Johnny Balls is painfully awkward. As is the first night of his shift as a bingo caller. Justin Tagg and Colin Waddington’s Bingo sees Johnny finally reach his dreams only to have them slump in disappointment like a wet noodle. It is an uncomfortable experience and funny by virtue of it.
Set in the 90s, Bingo is drenched in the retro look and feel; not a thing is out of place, (the 4:3 look is especially effective). The elderly people and their grandkids that fill up the Shipley Bingorama form one single entity: an unamused, bored organism swatting annoyances on a languid, sweaty day. These annoyances are Johnny’s antics, his efforts to pull off a successful Bingo night; the film is divided into three chapters according to the games—silver, bronze and gold. Johnny, played by a deadpan Tony King, doesn’t drop the ball: they launch themselves out into the audience, the finishing cherry on top of a dreadful cake.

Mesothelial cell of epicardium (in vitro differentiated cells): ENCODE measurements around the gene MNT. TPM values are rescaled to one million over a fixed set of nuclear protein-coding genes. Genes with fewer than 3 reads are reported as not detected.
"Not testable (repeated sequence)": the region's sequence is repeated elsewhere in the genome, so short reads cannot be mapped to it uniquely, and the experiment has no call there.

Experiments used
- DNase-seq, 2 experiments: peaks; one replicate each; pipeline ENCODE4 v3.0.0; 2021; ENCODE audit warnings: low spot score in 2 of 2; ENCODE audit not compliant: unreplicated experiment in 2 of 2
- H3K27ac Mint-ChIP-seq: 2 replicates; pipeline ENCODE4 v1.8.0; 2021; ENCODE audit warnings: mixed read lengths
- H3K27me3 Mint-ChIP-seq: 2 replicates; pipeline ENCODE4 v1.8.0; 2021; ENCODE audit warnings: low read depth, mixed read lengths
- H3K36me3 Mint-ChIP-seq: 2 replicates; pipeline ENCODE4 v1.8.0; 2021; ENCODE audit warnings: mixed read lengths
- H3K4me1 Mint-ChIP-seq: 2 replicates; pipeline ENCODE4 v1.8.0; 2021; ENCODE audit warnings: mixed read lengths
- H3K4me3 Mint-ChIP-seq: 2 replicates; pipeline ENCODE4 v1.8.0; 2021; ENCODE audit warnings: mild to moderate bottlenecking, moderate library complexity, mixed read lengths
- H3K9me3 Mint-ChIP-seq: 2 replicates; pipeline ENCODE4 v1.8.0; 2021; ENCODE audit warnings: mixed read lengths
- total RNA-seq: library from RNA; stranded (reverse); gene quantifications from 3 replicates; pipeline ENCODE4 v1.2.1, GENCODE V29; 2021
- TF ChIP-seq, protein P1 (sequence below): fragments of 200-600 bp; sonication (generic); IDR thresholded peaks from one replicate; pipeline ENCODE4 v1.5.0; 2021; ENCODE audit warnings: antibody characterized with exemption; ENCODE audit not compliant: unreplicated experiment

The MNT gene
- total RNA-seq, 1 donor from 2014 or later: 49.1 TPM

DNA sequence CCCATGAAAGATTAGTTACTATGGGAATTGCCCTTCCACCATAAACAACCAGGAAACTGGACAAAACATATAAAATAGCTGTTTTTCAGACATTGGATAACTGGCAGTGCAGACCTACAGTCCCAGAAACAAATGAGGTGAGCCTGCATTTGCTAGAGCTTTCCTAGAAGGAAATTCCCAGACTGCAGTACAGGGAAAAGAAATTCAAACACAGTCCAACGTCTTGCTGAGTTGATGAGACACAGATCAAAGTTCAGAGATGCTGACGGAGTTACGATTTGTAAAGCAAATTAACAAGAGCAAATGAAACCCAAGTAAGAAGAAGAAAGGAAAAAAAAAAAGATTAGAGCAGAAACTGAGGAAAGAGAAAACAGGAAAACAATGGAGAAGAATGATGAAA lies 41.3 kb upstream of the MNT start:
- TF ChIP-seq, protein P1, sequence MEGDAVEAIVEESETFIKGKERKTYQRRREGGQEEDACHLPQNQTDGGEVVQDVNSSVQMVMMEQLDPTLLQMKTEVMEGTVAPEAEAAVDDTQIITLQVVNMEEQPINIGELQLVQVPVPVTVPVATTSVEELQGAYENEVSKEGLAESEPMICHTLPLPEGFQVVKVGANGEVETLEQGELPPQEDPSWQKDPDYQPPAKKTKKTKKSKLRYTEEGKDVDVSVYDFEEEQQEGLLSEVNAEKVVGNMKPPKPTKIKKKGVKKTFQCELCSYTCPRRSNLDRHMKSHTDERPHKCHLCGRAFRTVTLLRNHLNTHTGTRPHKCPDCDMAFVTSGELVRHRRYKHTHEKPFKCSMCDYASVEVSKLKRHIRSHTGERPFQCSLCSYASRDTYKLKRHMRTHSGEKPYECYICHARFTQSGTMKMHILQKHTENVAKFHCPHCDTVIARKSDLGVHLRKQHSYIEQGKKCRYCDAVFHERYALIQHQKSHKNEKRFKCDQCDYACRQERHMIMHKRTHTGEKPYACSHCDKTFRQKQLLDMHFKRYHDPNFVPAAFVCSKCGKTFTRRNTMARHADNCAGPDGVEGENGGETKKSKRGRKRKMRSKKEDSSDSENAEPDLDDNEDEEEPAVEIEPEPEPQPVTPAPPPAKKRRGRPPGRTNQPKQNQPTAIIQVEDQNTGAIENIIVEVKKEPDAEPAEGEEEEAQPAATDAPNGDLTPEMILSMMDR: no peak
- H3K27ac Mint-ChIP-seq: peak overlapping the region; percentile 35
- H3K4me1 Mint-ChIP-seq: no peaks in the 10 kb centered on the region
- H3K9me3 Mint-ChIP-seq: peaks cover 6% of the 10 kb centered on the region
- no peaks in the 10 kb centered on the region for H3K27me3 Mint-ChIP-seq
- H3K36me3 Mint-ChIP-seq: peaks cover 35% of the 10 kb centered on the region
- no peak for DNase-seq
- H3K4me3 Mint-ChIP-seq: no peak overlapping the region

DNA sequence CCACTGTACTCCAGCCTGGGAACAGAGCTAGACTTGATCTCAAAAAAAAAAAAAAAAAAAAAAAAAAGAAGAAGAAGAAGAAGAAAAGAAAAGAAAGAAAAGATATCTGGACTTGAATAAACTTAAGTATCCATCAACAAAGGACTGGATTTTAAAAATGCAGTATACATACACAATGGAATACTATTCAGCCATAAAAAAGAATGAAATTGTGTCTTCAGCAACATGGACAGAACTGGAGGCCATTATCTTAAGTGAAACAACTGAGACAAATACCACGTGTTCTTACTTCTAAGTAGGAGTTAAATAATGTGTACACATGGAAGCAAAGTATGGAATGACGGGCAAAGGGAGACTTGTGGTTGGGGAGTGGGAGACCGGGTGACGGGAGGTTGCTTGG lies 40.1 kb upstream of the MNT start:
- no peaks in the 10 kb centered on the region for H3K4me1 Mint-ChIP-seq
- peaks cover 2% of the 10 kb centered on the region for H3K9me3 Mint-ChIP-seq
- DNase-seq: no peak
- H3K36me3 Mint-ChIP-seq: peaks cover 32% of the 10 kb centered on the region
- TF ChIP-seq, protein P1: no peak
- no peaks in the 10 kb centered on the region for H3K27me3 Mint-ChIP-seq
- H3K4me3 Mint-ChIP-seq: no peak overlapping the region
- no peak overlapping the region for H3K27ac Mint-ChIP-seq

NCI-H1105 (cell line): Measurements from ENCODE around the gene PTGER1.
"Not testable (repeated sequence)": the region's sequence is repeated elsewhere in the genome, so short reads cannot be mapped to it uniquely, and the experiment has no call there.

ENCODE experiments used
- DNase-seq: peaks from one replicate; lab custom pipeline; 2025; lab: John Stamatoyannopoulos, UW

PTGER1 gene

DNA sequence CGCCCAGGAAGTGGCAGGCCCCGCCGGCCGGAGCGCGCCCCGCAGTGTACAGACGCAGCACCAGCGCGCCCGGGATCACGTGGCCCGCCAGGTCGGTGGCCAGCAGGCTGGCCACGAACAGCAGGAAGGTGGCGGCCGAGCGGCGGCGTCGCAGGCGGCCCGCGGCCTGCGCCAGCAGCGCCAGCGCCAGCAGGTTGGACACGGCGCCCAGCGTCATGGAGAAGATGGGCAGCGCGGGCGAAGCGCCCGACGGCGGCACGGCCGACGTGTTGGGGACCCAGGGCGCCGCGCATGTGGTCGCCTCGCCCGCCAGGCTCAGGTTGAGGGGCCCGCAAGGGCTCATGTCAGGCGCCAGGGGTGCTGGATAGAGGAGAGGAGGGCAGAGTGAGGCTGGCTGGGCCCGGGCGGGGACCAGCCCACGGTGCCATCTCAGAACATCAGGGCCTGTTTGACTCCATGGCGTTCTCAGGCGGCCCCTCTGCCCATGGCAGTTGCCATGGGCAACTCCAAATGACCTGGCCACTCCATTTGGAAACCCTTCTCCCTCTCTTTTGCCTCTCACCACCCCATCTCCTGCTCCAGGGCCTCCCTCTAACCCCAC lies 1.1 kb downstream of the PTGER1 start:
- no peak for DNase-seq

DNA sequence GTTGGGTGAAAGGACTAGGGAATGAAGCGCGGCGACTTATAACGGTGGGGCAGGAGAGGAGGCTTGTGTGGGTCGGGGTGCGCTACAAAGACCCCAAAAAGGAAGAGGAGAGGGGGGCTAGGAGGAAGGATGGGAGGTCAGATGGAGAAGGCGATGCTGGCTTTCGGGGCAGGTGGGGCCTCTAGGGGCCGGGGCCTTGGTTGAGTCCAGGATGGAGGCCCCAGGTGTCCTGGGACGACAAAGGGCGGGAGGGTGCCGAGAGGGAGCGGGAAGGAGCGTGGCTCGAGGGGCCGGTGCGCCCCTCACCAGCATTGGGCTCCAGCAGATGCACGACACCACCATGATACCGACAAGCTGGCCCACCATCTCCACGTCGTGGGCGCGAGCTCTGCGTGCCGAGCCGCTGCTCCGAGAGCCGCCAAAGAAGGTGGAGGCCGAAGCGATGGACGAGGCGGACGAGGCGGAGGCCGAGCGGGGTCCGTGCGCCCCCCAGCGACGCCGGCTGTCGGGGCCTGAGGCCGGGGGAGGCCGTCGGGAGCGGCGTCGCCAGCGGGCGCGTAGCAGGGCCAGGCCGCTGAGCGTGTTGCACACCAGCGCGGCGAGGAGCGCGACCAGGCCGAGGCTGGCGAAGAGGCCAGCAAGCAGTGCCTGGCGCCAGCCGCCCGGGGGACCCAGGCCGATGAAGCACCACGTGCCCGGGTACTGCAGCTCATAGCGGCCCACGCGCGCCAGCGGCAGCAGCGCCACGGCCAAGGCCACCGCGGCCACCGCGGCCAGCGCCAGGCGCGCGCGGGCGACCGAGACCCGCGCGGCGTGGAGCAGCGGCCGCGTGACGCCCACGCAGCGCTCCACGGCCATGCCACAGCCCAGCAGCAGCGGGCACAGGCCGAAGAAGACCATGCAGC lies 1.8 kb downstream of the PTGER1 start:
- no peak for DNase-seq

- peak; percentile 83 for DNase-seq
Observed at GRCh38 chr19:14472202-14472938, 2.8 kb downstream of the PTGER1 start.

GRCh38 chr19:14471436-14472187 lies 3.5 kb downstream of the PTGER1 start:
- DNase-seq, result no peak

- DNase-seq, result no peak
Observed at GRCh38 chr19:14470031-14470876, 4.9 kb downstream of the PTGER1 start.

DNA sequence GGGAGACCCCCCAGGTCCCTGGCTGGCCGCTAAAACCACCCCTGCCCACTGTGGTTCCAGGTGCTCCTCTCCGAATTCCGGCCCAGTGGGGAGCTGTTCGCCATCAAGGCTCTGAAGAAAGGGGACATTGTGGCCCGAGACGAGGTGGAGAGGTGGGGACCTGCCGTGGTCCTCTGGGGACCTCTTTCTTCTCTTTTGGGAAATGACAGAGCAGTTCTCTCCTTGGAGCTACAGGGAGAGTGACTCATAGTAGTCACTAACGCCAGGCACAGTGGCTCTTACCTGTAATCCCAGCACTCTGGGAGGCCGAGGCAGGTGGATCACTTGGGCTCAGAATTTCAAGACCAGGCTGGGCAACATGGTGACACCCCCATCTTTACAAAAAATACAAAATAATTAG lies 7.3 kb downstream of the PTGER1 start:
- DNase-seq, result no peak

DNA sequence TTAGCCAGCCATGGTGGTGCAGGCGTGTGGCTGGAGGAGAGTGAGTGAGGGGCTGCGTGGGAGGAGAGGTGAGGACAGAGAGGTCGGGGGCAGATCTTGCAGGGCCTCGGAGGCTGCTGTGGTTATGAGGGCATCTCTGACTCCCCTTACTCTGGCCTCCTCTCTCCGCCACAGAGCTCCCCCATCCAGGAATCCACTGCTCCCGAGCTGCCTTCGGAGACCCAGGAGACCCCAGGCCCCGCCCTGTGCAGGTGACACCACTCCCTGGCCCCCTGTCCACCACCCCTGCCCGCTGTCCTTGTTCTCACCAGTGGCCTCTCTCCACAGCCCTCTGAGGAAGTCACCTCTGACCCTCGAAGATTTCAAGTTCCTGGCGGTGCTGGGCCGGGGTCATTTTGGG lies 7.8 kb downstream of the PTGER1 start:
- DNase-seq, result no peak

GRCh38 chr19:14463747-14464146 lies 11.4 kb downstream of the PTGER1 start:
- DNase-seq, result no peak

The camera floats and glides among the audience to create a breezy, party-like feeling, at odds with the actual events but true to the intent of its characters. This contrast is crucial to the overall tone of discord and ultimate catastrophe.
The climax is hilarious and continues to maintain its squirm-in-your-seat way of storytelling. As Shipley Bingorama becomes Bingley Shiplorama, things increasingly fall apart for Johnny, who gives in to the chaos by the end. The camera continues to float around after it’s all over and everyone is leaving or has left, and everything in sight bearing evidence of the disaster that ruined Johnny Balls’ first night at bingo.
A sequel to the award-winning short The Paperboy , Bingo offers a rich scope to study the character of an individual who finds himself in a frustratingly embarrassing situation, while doing it in a quintessentially British way.